An independent investigator retained by the University of California Office of the President to review wide-ranging allegations made anonymously last fall by UC Davis police officers has found no evidence that the police department's top administrators violated state or federal law or willfully failed to perform their duties.
Investigator Geoffrey A. Goodman, a partner with the Sacramento law firm Murphy Austin Adams Schoenfeld and a former state and federal prosecutor, found no support for allegations of intentional violation of the Clery Crime Reporting Act or for violations of state or federal employee harassment or discrimination laws.
Goodman did find, however, significant morale problems within the police department, stemming from management style difficulties, delayed administrative response to requests and problems in communication.
No budgetary wrongdoing
A companion audit of the department's financial practices, conducted by Internal Audit Services and overseen by the campus and the Office of the President, found no substantiation of alleged budgetary wrongdoing but advised greater delegation of financial authority to program managers in order to better monitor budgets.
The audit noted that inadequate management of a bicycle theft grant could result in partial or full repayment of the $148,024 grant; the granting agency, however, recently has indicated a willingness to extend the grant for six months so the work can be completed.
"Investigator Goodman's report is thorough and provides a credible assessment of the charges that have been made," said UC attorney Christopher Patti.
"We're pleased that he has found no breach of law. His observations and recommendations regarding the department's work environment offer the campus helpful insights for improving communications and rapport in order to strengthen the department's overall performance."
Said UC Davis Provost and Executive Vice Chancellor Robert D. Grey: "Chancellor Vanderhoef and I are very pleased to learn that the most serious allegations were not substantiated.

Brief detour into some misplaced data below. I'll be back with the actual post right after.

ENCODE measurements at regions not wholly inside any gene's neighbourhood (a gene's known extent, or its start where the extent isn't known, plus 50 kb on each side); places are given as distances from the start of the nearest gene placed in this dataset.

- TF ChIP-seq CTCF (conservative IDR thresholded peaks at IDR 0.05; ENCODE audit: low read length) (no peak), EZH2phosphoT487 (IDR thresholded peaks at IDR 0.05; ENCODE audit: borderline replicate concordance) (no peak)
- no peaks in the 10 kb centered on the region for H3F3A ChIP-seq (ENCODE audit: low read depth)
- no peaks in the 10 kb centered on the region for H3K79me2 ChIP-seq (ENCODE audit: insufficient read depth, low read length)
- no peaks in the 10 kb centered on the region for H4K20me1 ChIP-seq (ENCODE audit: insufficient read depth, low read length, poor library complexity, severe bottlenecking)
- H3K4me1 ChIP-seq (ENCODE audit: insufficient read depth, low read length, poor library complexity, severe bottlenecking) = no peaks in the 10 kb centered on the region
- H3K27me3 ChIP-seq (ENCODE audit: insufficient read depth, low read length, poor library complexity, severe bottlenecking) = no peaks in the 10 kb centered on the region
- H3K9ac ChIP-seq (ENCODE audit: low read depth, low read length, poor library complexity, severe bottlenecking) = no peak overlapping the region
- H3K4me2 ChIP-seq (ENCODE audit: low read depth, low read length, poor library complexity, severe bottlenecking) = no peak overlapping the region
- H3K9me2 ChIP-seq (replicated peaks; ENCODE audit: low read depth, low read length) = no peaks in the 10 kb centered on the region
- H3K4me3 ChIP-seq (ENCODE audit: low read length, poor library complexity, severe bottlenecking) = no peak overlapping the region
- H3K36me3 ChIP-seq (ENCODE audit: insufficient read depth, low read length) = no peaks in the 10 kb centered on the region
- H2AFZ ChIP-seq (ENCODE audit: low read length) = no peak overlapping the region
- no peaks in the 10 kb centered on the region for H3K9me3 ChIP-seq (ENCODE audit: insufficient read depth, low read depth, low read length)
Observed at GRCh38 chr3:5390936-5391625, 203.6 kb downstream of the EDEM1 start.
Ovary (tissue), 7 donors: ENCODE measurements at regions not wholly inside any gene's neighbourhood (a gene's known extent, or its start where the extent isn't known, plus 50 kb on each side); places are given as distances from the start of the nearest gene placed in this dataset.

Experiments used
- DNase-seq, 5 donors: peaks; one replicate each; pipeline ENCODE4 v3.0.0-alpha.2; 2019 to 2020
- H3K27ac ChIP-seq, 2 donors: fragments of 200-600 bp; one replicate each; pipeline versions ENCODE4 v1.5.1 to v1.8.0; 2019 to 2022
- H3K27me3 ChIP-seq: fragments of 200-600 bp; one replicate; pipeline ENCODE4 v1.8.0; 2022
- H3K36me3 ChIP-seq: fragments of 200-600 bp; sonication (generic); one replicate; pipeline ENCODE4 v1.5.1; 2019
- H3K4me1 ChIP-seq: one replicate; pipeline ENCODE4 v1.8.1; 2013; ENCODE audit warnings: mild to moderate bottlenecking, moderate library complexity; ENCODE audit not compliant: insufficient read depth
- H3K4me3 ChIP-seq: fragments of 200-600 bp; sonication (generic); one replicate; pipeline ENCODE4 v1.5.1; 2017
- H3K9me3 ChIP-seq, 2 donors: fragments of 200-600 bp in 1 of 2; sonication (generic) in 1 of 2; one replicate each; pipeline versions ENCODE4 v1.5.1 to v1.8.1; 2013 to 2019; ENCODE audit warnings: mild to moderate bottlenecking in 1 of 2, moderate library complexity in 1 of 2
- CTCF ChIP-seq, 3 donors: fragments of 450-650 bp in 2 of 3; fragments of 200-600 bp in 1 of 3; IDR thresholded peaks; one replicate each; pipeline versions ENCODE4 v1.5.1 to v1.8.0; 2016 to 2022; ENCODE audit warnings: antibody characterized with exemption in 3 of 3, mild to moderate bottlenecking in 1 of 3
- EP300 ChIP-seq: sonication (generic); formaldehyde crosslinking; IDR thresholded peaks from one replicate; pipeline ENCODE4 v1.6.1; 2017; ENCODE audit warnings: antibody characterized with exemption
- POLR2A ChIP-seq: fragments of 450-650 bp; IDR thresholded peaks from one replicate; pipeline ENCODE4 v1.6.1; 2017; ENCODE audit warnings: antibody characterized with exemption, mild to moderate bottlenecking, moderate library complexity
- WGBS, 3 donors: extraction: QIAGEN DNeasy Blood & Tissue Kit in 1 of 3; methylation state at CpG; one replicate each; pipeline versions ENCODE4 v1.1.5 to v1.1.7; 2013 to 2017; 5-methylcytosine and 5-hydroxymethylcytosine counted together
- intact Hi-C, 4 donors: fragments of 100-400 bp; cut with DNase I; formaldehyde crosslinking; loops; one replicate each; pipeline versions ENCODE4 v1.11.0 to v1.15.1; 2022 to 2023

"We understand that the reviews, necessitated by the allegations, have been difficult for the entire Davis campus police organization. But we agree that these events, although difficult and frustrating, represent an opportunity to build an even stronger police department. In this regard, we wish to declare our continued confidence in the Davis campus police department and its management and to pledge our support during this period of reassessment and renewal."
Management plan needed
Grey has directed UC Davis Vice Chancellor for Administration Janet Hamilton within a month to provide him with a management plan of actions that is responsive to the report's recommendations, followed by a progress report after six months.
Hamilton has approved an immediate allocation of funds to bring in an expert in police department team-building, organizational management and leadership to assist in implementing Goodman's recommendations.
More than 70 individuals, primarily current and former employees of the police department, were interviewed by Goodman between Oct. 25, 2000, and Jan. 31. Additionally, he reviewed documents, statistics and other relevant information and requested supporting materials from the two individuals identified as contacts in the allegation letters.
"It became clear that, to the extent there was support for any of the allegations, the evidence was primarily anecdotal and that many perceived support for the allegations in stories they had heard from colleagues about particular incidents," Goodman reported.
"Thus, many seemed to support an investigation, even though they had no independent or personal knowledge concerning many of the matters alleged."
Recommendations for department
Goodman recommended steps be taken to strengthen awareness of the medical center's crime reporting policy and to clarify protocols for coordinating investigations (a training program for police officers and hospital staff has already been initiated, according to medical center director Martha Marsh); to better inform the police department about the Misuse Committee's purpose and procedures; to provide additional training in personnel supervision and management; and to create opportunities for team building.
Additionally, he advised:
- Greater delegation of authority;
- the establishment of turnaround deadlines on employee requests;
- greater efficiency in hiring;
- a departmental workload assessment by the Commission on Peace Officer Standards and Training
- the inclusion of an outside party in reviews of employee complaints against lieutenants or higher-ranking police managers, and;
- balance in the department's attention to internal matters and external relationships.
Handy has seen findings
Responding to Goodman's review, Hamilton said she and Police Chief Calvin Handy had "systematically worked through the findings, conclusions and recommendations" of the report.